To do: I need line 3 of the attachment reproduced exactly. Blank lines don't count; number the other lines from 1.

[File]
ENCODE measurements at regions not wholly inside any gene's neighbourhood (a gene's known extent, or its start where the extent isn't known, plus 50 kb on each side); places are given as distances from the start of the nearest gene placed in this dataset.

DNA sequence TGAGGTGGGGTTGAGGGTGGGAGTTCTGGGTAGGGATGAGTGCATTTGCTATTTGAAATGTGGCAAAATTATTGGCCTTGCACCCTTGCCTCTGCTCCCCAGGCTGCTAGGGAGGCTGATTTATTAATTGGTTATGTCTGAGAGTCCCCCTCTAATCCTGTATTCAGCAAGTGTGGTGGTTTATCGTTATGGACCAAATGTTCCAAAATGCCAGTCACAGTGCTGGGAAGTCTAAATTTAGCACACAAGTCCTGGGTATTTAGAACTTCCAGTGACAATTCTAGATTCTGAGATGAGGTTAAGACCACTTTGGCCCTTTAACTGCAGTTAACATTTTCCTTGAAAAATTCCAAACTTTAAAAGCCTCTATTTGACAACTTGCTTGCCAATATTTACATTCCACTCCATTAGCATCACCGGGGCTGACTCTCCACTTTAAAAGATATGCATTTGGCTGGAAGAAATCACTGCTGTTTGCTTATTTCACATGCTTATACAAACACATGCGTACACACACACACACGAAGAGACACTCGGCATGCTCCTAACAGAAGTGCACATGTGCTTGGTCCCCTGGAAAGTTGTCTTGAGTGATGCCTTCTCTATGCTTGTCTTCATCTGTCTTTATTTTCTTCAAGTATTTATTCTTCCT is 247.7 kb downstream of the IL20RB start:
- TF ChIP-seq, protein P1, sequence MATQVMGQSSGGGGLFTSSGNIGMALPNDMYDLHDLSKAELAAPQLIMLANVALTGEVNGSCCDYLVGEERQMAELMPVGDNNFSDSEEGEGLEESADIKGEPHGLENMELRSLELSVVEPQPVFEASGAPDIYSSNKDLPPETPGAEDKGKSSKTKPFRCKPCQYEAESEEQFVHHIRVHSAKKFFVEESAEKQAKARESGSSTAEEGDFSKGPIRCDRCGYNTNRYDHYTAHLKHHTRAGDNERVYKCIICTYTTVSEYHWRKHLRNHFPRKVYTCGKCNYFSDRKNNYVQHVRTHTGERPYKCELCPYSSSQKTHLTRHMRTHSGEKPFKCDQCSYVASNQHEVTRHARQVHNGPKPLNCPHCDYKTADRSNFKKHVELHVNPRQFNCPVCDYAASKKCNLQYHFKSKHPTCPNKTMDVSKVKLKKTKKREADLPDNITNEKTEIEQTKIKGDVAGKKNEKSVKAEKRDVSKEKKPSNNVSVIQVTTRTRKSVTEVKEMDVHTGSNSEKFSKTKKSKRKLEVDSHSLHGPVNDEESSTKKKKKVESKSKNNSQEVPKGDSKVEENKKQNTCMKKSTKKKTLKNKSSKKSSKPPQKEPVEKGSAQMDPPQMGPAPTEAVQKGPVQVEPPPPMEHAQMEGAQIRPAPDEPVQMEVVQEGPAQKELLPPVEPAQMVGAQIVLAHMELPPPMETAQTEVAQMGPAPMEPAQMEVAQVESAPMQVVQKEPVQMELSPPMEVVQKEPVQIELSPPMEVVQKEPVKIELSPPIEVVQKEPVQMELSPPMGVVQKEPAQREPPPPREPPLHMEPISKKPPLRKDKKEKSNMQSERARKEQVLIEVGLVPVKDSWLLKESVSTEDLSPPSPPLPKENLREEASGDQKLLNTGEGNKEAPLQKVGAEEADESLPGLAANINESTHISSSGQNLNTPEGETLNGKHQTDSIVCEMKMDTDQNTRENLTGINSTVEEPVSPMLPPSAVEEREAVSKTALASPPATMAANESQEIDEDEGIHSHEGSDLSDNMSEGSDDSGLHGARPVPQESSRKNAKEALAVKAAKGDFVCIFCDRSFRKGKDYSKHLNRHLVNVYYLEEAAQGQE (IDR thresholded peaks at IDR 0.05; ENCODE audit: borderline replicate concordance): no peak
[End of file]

- TF ChIP-seq, protein P1, sequence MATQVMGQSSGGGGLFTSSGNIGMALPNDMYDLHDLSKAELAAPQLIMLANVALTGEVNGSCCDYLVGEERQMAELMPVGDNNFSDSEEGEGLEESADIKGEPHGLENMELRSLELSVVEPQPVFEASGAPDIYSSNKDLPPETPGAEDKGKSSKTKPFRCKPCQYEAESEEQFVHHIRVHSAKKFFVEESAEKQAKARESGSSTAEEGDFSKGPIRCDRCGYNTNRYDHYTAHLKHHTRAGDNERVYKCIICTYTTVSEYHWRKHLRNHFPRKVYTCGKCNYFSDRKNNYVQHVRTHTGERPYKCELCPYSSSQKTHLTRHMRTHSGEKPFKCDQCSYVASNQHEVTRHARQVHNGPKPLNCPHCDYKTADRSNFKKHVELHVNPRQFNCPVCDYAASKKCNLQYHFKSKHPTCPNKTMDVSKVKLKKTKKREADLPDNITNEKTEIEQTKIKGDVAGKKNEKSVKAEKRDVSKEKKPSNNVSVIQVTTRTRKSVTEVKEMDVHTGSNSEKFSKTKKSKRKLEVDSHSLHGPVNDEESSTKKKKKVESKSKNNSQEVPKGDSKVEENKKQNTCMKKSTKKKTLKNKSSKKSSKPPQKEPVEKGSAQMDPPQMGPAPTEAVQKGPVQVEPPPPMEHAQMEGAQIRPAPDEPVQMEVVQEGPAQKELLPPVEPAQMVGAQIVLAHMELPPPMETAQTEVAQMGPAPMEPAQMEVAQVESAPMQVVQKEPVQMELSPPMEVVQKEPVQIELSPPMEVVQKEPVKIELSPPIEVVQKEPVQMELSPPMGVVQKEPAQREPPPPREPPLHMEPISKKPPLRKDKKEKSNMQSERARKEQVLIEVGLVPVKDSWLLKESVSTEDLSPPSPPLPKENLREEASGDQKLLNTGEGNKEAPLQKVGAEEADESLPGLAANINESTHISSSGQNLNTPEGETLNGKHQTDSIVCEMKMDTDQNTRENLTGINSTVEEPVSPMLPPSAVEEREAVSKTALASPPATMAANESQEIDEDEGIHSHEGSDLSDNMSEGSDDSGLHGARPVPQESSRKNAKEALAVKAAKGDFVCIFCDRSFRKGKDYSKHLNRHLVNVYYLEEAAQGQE (IDR thresholded peaks at IDR 0.05; ENCODE audit: borderline replicate concordance): no peak